The New York Timesleads with commander of American forces in Afghanistan Gen. Tommy Franks' revelation in an interview that the United States might create more bases inside Afghanistan to facilitate dispatching soldiers. USA Today's lead is an order from Taliban leader Mullah Omar to his troops to fight to the death. The Washington Postleads with news that Pakistan is hosting talks between the Taliban and non-Taliban Pashtun leaders to try to avert a bloody end to the Taliban and to reassert its influence in Afghanistan. Pakistan would like a friendly neighbor to balance another neighbor, enemy India, and accordingly it has also begun to meet with the Northern Alliance. The talks between the Taliban and the Pashtun leaders have not been conclusive. The Los Angeles Timeslead reports that the CIA ended days of media speculation by confirming that one of its officers, Johnny Michael Spann, was indeed killed while interrogating captured Taliban when a prison riot in Mazar-i Sharif started. Atop the worldwide news box at the Wall Street Journalis a look at an area of the Afghan White Mountains, which includes the cave complex called Tora Bora, where Osama Bin Laden may be hiding. Other papers have already checked out this region in recent days, and the WSJ has few new details.
USAT quotes Omar: "We are happy that [the Americans] have landed here, and we will teach them a lesson," the leader said, but as far as the paper reports, he didn't give his troops any tips on how to go about doing that. It would appear then that Omar survived U.S. strikes on a Taliban leadership compound where he was believed to have been a few days ago. The NYT has the late-breaking detail that U.S. officials are now confident that a number of mid- and upper-level Taliban were in the building when the United States struck. However, a Taliban spokesman said no leaders were hurt and Omar was hurriedly removed from the area just before the strike. No word on what might have tipped him off to the incoming bombers.
Everyone fronts or reefers the CIA agent and notes it is unusual for the CIA to identify an agent killed in action. The NYT speculates that the agency might have done so in this case because it had already been widely reported that a CIA employee had been killed. The papers report that the Northern Alliance thinks the riot really is over, after its soldiers grenaded the last few resisting prisoners.
The NYT lead has a few other details on the future of the military operation. More American and some French attack planes will be sent to Central Asian bases soon. Franks said there is a 50 percent chance he'll move his headquarters to the region, possibly to Qatar. Officials said this move could mean that the United States plans the next phase of the war against terrorism to take place in that area, with Iraq and Somalia possible targets. The WP and NYT leads report that dozens of conventional U.S. Army troops have been sent to fight lawlessness in Northern Afghanistan.
The papers report from Germany that the second day of negotiations on an Afghan government didn't go as well as the first seemed to, namely because the Northern Alliance wasn't enthused about the presence of a foreign peacekeeping force—or a former king—in Afghanistan. Three of the four Afghan factions want the king and the outside peacekeepers, but those factions do not control any territory in the country. The WSJ piece has a more positive interpretation of the negotiations' second day than the other papers, noting right off that the groups agreed to create an interim council within 30 days. The council in turn would create a cabinet to rule the country until March.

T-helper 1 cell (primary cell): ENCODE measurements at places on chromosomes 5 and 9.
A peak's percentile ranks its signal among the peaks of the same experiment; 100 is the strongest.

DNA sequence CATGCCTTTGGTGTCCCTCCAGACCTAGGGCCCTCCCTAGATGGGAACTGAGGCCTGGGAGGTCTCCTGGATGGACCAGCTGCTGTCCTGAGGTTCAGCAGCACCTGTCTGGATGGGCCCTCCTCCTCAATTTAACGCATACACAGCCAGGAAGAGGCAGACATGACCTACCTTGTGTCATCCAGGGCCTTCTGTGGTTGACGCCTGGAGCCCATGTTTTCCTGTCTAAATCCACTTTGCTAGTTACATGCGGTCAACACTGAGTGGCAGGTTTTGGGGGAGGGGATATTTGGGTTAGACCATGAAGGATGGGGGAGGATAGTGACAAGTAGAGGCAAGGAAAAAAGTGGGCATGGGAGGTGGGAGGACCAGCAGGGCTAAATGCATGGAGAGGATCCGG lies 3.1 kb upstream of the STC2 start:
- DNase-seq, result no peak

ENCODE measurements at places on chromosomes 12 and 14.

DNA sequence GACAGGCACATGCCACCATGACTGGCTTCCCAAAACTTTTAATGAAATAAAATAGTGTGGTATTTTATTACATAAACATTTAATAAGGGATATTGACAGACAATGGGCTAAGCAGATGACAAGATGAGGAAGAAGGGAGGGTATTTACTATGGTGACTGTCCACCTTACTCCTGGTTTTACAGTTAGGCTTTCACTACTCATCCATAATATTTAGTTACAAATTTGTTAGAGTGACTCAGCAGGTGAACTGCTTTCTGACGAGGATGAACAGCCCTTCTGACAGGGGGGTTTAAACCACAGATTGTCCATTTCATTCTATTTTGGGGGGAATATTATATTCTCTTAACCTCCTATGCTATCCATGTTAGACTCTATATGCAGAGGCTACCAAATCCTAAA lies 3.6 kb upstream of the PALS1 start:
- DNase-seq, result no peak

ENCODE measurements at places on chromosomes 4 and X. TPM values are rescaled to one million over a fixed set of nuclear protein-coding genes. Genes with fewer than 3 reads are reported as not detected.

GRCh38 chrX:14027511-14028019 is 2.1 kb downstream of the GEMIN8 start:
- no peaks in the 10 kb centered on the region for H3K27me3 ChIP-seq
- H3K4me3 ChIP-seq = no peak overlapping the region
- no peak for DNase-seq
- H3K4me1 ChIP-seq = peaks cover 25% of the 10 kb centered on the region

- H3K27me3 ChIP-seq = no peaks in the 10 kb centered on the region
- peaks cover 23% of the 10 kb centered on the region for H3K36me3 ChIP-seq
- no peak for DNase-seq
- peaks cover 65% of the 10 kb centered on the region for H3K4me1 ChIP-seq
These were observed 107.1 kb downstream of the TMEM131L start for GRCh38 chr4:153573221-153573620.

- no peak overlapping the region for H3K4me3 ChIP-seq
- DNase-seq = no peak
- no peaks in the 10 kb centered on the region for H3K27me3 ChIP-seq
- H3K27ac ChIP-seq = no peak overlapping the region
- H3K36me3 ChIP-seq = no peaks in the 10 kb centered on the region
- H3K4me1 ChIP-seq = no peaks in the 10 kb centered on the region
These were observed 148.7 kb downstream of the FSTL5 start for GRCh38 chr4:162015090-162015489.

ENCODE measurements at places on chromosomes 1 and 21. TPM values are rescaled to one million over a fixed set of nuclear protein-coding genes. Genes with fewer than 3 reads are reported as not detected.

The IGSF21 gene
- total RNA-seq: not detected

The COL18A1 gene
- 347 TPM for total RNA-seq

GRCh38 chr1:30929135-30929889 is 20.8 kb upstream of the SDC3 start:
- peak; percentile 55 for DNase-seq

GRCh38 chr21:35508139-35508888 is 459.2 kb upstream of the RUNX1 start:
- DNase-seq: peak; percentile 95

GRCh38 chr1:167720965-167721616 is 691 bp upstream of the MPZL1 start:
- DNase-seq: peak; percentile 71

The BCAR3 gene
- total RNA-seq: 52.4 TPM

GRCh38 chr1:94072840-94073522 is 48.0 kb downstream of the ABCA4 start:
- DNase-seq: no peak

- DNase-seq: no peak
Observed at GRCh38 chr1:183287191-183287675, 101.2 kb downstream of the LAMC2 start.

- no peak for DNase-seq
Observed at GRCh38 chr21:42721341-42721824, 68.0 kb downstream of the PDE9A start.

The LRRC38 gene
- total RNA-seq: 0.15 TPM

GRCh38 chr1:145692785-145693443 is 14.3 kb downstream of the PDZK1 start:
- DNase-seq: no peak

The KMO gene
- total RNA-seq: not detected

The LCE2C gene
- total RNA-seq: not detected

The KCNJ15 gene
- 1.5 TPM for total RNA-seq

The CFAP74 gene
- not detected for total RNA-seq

The LAT front reports that the Northern Alliance has captured a popular al-Qaida higher-up, the son of the Blind Sheik, a Muslim cleric incarcerated in the U.S. for plotting to blow up parts of New York. A Bush official called the terrorist a significant catch. The paper has no details on how he was captured, and where he is now, and the CIA wouldn't confirm the report. There are also unconfirmed reports that he, along with several other al-Qaida militants, would be taken to a U.S. military base in the Pacific, perhaps to meet up with a military tribunal.
Following up on Attorney General Ashcroft's announcement on Tuesday that he had netted some al-Qaida members in the national potential-terrorist detention program, the NYT fronts some hard numbers on just how many of the detainees may have a relationship with al-Qaida. According to senior federal law enforcement officials, about 20-25 people are believed to be connected to terrorism out of a group of over 600 detainees.
Americans—nearly 90 percent of them—are fine with the administration's detention campaign. In fact, they are pleased all the way around with the way the administration is hunting terrorists at home according to a WP/ABC poll which the WP off-leads. Seven out of 10 Americans think the U.S. is adequately protecting the civil rights of possible terrorists; about 75 percent think that the government should listen in on conversations between attorneys and suspected terrorists, and nearly 80 percent support the plan to interview 5,000 Middle Eastern men.
The WP runs a front-page look at the difficulties investigators will face when they begin to examine the Leahy anthrax letter, whose spores will float away from scientists and their equipment at the slightest provocation and may take important evidence along with them. The paper notes the scientists have been training to open the letter on a "body double" envelope and describes how many people will be present and where they will be positioned when the letter is opened in the next day or so. But for all its analysis, the piece leaves out one interesting detail that USAT headlines a brief story with: A robot will open the letter.